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Rory McIlroy's rise to No. 1 in world ranking seemed inevitable | Golf
Several peers aren't surprised golfer Rory McIlroy of Northern Ireland is ranked No. 1 in the world at age 22.
The Associated Press
PALM BEACH GARDENS, Fla. — Rory McIlroy made quite a first impression in America, even when he lost.
He made his pro debut on American soil in the Arizona desert at the 2009 Match Play Championship. As a 19-year-old, McIlroy advanced to the quarterfinals and threw everything he had at Geoff Ogilvy until losing on the 17th hole.
Ogilvy, who went on to win his third World Golf Championship event that weekend, recalls riding back to the clubhouse with his caddie, Allistair "Squirrel" Matheson, both of them realizing the landscape was about to change.
"I played so good that day," Ogilvy said Sunday morning from his home in California. "I birdied 15, 16 and 17 and halved all three holes. We were way under par that day. Both Squirrel and I said, 'This guy is going to be unbelievable.' And then Squirrel said, 'If you want to be No. 1, you're going to have to be better than this guy.' Because not many people in the world will be better than that."
Never mind Tiger Woods was No. 1 in the world by miles, and would win seven times that year.
There was something special about this freckled-face kid with brown curls spilling out from under his cap, who played the game with a delightful mixture of joy and reckless abandon.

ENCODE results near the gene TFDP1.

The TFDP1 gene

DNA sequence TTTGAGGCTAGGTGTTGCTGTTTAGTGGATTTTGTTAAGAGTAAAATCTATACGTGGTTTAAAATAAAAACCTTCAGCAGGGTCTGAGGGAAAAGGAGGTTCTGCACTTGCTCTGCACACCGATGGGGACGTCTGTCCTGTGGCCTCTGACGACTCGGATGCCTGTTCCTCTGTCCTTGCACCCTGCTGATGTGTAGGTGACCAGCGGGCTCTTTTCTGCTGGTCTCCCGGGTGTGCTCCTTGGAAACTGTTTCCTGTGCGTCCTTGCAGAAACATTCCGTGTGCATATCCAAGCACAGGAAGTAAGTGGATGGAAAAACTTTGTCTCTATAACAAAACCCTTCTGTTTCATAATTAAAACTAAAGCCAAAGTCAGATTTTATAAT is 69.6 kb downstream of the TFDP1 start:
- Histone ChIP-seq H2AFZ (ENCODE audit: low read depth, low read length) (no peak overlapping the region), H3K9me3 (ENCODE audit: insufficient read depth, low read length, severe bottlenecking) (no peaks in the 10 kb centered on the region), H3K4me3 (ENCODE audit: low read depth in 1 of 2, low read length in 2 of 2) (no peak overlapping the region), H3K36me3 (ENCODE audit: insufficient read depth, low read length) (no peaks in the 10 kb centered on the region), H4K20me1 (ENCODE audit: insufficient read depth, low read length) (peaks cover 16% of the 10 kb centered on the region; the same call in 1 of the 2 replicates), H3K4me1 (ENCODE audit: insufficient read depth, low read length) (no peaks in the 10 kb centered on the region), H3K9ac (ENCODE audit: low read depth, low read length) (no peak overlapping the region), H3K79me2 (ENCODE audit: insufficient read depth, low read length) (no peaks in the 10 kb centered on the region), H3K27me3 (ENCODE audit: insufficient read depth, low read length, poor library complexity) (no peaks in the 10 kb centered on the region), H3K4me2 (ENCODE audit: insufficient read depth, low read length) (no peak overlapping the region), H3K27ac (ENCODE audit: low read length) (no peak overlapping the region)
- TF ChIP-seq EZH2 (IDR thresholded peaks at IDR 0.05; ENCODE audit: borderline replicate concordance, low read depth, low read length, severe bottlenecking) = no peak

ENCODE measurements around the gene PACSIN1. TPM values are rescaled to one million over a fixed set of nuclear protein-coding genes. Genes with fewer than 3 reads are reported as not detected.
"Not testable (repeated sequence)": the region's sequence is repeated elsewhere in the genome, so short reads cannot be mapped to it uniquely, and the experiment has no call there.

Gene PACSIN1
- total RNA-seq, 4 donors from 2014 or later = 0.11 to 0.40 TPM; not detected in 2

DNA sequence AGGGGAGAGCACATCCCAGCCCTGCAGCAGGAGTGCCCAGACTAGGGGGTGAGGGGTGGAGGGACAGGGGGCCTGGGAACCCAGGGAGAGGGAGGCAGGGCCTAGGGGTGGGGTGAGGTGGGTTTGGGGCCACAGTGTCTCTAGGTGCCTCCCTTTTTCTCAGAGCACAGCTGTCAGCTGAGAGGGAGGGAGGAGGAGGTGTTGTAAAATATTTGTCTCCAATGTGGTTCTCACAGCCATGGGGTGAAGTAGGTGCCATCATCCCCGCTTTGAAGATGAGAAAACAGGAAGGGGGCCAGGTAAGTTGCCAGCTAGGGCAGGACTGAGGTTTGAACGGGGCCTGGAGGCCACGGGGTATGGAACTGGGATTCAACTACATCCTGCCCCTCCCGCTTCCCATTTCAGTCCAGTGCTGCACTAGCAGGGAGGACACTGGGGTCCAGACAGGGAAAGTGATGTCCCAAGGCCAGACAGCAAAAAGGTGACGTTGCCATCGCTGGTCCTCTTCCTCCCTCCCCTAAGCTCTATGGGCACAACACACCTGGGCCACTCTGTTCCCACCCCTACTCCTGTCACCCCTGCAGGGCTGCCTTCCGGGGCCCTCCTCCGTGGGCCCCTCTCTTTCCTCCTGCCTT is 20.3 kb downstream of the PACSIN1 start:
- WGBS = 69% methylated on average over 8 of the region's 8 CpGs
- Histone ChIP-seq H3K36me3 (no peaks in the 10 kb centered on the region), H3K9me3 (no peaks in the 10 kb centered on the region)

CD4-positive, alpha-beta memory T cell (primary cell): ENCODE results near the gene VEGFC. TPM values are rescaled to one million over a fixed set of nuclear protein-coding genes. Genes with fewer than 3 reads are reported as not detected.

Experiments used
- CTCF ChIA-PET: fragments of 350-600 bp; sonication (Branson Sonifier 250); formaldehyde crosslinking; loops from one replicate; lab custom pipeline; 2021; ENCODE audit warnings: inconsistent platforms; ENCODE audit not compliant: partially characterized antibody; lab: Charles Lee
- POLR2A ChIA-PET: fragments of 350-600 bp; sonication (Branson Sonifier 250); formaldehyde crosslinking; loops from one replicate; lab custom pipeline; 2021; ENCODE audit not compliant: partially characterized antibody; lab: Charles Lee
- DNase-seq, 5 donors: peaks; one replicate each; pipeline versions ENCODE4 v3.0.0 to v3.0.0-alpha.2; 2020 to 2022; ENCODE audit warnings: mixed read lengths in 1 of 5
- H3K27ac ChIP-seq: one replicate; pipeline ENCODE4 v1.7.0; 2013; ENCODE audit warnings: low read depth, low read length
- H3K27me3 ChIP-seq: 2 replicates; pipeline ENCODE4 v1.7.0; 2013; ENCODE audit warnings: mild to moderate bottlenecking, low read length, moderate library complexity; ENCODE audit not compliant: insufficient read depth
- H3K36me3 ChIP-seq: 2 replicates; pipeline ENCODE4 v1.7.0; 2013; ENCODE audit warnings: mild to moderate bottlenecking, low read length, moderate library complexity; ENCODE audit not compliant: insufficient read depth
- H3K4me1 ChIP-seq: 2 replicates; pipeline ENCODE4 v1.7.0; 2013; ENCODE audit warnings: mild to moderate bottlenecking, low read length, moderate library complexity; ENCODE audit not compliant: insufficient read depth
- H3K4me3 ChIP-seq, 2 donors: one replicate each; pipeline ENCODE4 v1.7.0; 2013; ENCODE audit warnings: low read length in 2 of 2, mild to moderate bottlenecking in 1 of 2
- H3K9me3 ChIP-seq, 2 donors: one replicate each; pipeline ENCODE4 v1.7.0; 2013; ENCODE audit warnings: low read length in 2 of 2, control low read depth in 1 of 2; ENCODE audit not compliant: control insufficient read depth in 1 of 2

"Since that first day I saw him play, he was a level above us," Ogilvy said.
Their premonition came true when McIlroy won the Honda Classic in fashion befitting the No. 1 player in the world.
He didn't flinch when Woods went birdie-eagle on the last two holes for a 62, his best final round ever. McIlroy could hear the roar from a mile away, gathered himself and rolled in a birdie putt. He followed with three par saves over the last five holes for a two-shot victory, elevating him to No. 1 in the world.
McIlroy became the 16th player to become No. 1, ending the 40-week reign of Englishman Luke Donald, who sent a congratulatory message on Twitter by telling Boy Wonder, "Enjoy the view!"
McIlroy is the second-youngest player to be No. 1 in the world ranking — Woods was 21 when he first reached the top after the U.S. Open in 1997. And it should be noted Woods only stayed at No. 1 for one week. After trading places with Ernie Els, Greg Norman and eventually David Duval, Woods finally established himself as the best by staying at No. 1 for more than five years.
It is too early to call McIlroy the next Tiger.
Even though there are similarities in their age, it is worth pointing out their differences.
McIlroy reached No. 1 in his 115th tournament that counts toward the ranking; Woods reached the top in his 21st tournament.
McIlroy won for the fifth time in his career, including a U.S. Open he won at Congressional by eight shots with a record score (268). When Woods played 115 tournaments, he already had won five majors and 32 tournaments around the world.
Four players have been No. 1 since Woods abdicated his throne 16 months ago — Lee Westwood, Martin Kaymer, Donald and McIlroy. The difference is that McIlroy is so young, and already has accomplished so much.
He might have a modest five victories, but three were in the United States, including a major.
"He's got a game that people think is world No. 1," three-time major champ Padraig Harrington said. "That's why nobody is going to have any complaints about Rory being world No. 1. He won a major at a young age. He's got the game."
Not since Woods has anyone shown this much potential at such a young age. McIlroy has worked hard on his short game, particularly his putting inside 6 feet, which had kept him from winning more. In his last 12 tournaments, he has won three times (one of them the Shanghai Masters, which was unofficial) and been out of the top five once.
Such consistency leads to a No. 1 ranking. McIlroy has consistency and power, a lethal combination.
"He's a very good player, very young, still learning," Westwood said. "I think he's got a fairly bright future."